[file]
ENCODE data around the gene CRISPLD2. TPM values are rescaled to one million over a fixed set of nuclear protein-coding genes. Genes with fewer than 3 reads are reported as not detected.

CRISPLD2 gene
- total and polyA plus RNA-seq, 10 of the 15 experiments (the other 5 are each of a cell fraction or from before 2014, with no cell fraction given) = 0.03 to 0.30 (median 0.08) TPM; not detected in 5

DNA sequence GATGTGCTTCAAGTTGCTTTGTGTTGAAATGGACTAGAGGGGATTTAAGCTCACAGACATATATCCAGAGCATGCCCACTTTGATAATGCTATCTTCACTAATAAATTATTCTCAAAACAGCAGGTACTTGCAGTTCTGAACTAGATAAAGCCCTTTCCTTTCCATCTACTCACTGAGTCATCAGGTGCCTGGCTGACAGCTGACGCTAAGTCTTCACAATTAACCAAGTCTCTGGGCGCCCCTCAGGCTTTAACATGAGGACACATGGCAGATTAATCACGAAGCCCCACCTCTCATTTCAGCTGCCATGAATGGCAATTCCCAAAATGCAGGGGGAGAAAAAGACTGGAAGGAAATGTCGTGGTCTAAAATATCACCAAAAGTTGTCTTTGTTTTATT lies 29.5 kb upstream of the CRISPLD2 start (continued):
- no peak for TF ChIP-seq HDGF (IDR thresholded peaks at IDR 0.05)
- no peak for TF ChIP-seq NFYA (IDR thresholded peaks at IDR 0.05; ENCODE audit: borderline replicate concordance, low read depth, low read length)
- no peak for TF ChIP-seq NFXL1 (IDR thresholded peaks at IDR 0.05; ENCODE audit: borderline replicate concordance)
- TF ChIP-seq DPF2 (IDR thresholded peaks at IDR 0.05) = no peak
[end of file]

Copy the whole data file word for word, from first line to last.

ENCODE data around the gene CRISPLD2. TPM values are rescaled to one million over a fixed set of nuclear protein-coding genes. Genes with fewer than 3 reads are reported as not detected.

CRISPLD2 gene
- total and polyA plus RNA-seq, 10 of the 15 experiments (the other 5 are each of a cell fraction or from before 2014, with no cell fraction given) = 0.03 to 0.30 (median 0.08) TPM; not detected in 5

DNA sequence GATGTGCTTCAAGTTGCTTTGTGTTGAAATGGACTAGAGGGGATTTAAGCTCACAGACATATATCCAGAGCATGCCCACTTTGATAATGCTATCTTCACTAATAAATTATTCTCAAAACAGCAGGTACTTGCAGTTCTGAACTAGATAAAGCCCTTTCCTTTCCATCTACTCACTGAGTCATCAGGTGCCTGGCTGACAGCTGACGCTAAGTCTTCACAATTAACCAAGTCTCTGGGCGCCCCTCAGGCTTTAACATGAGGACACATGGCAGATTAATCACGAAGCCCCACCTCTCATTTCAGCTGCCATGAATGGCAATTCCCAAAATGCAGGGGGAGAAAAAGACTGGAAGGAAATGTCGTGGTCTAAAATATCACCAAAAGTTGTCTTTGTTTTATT lies 29.5 kb upstream of the CRISPLD2 start (continued):
- no peak for TF ChIP-seq HDGF (IDR thresholded peaks at IDR 0.05)
- no peak for TF ChIP-seq NFYA (IDR thresholded peaks at IDR 0.05; ENCODE audit: borderline replicate concordance, low read depth, low read length)
- no peak for TF ChIP-seq NFXL1 (IDR thresholded peaks at IDR 0.05; ENCODE audit: borderline replicate concordance)
- TF ChIP-seq DPF2 (IDR thresholded peaks at IDR 0.05) = no peak